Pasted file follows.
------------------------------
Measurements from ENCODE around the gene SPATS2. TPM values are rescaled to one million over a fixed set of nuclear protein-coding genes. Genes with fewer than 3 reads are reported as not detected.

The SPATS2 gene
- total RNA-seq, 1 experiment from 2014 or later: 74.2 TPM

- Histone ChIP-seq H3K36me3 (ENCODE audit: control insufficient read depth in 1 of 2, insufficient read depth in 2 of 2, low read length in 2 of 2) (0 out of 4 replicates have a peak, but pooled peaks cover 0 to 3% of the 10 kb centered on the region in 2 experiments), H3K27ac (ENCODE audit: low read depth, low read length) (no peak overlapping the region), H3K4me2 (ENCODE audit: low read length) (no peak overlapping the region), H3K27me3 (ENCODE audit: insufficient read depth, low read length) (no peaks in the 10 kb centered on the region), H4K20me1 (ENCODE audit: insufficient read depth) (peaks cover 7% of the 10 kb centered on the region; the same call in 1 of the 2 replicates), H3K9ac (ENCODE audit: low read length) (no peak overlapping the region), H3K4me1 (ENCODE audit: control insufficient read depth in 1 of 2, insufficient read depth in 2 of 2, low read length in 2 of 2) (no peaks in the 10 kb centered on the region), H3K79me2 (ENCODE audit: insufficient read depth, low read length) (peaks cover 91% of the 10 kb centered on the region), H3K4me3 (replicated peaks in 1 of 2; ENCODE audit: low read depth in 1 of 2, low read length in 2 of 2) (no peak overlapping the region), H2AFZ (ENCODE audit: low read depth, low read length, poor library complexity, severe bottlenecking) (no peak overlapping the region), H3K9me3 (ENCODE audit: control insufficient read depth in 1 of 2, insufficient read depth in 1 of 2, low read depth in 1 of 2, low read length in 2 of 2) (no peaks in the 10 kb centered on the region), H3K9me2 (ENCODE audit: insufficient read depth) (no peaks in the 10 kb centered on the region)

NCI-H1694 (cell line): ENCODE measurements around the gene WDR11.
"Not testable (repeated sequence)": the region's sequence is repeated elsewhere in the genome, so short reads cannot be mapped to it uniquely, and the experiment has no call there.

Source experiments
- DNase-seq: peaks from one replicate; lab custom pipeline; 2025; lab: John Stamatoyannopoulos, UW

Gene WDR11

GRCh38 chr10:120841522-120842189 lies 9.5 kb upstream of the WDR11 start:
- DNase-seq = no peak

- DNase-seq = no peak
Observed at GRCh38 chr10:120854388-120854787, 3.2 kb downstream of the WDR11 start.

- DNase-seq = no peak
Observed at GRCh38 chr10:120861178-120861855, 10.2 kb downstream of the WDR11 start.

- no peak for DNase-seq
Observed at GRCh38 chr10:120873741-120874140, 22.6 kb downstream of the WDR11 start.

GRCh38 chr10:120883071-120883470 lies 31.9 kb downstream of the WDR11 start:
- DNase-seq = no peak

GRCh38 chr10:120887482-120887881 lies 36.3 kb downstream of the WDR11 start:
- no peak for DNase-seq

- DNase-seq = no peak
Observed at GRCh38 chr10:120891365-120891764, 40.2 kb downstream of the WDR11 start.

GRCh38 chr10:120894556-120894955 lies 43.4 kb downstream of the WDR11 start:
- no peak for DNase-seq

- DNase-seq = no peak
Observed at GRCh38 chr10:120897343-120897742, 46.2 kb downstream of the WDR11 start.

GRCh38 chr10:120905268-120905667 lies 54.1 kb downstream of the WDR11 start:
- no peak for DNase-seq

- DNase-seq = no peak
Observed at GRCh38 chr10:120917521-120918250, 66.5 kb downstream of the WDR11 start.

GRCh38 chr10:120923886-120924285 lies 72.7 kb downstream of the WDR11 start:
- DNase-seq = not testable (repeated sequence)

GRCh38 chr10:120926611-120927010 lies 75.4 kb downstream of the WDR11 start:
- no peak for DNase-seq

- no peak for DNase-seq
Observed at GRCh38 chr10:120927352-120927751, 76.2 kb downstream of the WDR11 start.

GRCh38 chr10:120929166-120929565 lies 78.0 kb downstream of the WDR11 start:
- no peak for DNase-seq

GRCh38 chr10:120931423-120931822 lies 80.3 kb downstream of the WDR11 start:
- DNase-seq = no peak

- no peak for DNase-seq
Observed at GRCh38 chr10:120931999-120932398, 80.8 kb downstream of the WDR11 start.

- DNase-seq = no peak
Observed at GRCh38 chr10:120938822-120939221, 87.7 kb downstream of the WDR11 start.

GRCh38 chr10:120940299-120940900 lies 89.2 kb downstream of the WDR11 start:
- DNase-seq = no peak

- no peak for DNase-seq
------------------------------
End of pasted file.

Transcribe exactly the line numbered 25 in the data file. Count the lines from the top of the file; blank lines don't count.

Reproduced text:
- no peak for DNase-seq